KATHY KELLY – U.S. foreign policy is foolishly reduced to the good guys,” the U.S. and its allies, versus “the bad guy,” – Iran. The “good guys” shaping and selling U.S. foreign policy and weapon sales exemplify the heartless indifference of the smugglers who gamble human life in exceedingly dangerous crossings. The nefarious actions of the US-supported Saudi military in the Middle East must arouse citizen opposition in the one country where democracy is still strong enough to make a difference, the US.

Let’s Stop Lying to Each Other

THOMAS LINZEY – While it’s certainly easier to blame the latest president for our state of affairs, the reality is much more troubling – that we have a system of law and government which poses as a working democracy while guaranteeing the destruction of the planet. In other words, it’s the hardware, not the software. It’s a faulty system.

Trump’s Assault on Solar Masks an Epic Crisis in the Nuclear Industry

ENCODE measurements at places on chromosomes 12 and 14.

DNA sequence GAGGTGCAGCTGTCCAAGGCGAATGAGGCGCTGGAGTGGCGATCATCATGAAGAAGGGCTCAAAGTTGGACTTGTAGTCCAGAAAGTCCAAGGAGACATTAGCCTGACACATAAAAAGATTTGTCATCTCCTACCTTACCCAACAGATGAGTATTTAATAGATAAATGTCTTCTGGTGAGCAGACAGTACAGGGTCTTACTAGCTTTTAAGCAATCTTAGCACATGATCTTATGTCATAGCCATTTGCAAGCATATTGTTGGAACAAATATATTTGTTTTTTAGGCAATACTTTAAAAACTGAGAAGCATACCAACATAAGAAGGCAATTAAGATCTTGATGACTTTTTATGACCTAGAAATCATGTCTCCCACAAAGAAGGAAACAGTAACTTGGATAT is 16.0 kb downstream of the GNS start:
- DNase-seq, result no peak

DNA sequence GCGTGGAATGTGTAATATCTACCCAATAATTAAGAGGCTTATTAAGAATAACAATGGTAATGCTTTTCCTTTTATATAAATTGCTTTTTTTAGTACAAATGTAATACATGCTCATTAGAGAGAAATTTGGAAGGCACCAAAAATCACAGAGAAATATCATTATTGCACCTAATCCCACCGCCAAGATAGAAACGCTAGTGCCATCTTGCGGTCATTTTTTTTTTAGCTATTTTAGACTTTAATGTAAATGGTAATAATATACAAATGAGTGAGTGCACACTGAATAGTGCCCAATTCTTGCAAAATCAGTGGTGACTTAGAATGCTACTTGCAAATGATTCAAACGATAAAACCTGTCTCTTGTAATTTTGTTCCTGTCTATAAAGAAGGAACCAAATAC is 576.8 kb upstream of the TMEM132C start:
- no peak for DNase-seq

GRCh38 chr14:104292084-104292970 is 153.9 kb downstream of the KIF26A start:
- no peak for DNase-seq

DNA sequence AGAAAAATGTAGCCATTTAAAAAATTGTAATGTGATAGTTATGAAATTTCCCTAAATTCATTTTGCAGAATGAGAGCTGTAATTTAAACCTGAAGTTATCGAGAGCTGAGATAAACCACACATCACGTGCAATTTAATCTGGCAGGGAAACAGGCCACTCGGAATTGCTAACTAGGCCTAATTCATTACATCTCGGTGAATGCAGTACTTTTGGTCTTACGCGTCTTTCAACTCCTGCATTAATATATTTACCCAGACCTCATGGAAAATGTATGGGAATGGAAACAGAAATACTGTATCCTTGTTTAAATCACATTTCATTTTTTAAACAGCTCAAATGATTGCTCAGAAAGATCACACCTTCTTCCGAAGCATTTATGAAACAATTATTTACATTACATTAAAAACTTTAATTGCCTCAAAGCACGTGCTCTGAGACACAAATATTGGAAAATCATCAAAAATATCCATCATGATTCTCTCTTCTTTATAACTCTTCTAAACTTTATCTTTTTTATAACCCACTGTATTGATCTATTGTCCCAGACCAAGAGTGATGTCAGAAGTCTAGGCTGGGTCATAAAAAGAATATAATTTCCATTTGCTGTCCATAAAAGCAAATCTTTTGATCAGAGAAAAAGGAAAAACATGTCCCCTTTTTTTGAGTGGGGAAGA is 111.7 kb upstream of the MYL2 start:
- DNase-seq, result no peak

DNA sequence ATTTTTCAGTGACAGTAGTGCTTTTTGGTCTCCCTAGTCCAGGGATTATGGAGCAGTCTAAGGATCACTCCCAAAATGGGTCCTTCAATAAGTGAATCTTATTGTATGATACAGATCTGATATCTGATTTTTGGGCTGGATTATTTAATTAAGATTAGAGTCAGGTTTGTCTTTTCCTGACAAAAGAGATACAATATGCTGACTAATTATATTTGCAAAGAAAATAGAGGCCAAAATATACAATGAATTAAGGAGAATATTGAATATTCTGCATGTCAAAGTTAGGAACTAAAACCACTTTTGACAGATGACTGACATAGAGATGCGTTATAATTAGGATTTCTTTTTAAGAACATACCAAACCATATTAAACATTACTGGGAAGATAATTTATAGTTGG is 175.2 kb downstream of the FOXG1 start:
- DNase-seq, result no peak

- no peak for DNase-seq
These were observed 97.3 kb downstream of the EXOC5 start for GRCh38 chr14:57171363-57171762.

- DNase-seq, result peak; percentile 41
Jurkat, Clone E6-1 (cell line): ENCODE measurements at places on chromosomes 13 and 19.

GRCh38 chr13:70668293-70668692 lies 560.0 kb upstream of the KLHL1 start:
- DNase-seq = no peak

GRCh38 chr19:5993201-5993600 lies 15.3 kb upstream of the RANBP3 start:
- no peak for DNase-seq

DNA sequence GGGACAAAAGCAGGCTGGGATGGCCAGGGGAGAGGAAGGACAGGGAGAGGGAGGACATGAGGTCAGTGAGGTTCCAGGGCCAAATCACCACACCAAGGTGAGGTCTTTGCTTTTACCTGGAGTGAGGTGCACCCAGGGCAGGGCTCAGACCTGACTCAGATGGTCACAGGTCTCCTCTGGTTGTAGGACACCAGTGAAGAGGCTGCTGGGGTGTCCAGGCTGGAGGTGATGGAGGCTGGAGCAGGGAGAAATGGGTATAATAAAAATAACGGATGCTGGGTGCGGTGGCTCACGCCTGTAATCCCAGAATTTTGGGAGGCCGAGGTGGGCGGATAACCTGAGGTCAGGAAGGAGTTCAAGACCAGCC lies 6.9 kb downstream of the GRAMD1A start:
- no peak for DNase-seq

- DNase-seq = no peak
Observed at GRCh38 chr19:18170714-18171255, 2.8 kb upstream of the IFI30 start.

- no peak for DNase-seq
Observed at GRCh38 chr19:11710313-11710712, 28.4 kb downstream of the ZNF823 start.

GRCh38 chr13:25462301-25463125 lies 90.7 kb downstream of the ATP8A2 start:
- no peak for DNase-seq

HARVEY WASSERMAN – As Donald Trump launches his latest assault on renewable energy—imposing a 30 percent tariff on solar panels imported from China—a major crisis in the nuclear power industry is threatening to shut four high-profile reactors, with more shutdowns to come. These closures could pave the way for thousands of new jobs in wind and solar, offsetting at least some of the losses from Trump’s attack. Like nearly everything else Trump does, the hike in duties makes no rational sense. Bill McKibben summed it up, tweeting: “Trump imposes 30% tariff on imported solar panels—one more effort to try and slow renewable energy, one more favor for the status quo.”

Why the Resistance Can’t Win without Vision